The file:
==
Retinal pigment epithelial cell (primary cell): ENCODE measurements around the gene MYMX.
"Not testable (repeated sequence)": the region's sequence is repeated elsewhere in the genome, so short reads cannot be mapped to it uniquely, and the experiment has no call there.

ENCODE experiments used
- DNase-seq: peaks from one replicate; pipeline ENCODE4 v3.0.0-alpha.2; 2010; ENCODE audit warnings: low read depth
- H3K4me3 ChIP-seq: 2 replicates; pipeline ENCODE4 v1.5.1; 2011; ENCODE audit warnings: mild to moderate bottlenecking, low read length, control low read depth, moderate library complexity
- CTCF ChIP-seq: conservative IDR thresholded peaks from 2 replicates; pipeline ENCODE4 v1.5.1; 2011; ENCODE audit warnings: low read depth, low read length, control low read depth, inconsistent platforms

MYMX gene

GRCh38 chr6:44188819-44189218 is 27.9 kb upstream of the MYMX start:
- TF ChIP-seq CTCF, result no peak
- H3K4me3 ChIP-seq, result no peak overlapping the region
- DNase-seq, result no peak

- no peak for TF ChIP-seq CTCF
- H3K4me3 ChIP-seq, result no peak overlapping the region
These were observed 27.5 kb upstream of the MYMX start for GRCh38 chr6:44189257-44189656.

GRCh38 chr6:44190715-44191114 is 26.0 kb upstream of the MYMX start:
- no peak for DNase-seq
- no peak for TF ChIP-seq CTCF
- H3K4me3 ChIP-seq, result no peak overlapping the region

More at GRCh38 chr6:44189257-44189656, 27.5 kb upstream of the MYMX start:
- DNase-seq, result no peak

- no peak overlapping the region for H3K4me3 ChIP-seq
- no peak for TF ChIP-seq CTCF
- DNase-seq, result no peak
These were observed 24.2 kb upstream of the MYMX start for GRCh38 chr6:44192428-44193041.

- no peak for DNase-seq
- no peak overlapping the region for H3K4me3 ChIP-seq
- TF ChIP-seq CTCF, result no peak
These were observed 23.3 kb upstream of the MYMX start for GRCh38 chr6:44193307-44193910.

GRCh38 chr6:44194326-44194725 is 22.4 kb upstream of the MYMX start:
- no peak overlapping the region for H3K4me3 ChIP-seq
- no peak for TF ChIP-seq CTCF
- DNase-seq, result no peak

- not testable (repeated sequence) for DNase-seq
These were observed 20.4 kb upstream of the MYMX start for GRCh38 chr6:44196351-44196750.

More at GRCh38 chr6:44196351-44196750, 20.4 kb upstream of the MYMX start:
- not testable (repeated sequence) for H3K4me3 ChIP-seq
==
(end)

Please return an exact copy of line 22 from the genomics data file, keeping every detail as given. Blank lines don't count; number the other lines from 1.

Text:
- no peak for TF ChIP-seq CTCF